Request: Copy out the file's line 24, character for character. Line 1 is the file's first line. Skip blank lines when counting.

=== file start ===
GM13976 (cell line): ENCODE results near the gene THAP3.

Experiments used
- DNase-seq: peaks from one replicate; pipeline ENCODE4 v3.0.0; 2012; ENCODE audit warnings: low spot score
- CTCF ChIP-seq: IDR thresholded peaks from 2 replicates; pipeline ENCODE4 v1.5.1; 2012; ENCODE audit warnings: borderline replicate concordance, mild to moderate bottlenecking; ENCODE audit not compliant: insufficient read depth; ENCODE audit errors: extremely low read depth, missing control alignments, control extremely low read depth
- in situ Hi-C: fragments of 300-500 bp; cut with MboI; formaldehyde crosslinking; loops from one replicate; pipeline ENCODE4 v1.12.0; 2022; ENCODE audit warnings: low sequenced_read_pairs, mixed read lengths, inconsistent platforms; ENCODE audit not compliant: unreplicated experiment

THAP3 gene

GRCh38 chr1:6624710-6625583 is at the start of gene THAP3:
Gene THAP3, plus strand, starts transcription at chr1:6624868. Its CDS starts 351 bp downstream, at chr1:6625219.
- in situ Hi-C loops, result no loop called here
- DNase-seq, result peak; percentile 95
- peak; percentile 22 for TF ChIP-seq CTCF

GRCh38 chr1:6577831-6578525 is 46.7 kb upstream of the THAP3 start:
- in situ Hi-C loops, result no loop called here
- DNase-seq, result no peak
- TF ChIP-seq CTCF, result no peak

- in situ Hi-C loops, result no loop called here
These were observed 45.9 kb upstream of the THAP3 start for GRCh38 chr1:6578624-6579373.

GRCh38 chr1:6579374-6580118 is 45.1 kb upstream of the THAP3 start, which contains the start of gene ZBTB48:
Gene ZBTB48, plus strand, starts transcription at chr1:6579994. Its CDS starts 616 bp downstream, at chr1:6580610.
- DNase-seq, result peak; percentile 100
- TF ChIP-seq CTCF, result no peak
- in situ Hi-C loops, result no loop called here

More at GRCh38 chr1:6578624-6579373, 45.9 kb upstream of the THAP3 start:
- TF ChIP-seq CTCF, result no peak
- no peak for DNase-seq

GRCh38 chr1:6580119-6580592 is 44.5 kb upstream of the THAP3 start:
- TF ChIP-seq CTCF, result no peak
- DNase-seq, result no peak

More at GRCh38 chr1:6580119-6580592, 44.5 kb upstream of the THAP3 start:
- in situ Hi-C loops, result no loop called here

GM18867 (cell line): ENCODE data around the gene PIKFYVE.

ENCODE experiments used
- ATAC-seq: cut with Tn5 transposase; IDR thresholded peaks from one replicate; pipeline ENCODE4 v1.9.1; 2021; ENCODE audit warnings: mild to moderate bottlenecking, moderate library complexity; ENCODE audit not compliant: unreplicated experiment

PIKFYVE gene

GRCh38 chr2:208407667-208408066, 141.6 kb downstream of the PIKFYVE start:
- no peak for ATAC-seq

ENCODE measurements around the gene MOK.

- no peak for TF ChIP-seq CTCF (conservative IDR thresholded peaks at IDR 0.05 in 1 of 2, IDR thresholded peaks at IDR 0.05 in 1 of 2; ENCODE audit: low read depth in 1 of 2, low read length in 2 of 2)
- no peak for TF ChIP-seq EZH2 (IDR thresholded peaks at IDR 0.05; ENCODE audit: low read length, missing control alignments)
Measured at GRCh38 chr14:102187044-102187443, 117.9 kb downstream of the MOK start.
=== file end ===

- TF ChIP-seq CTCF, result no peak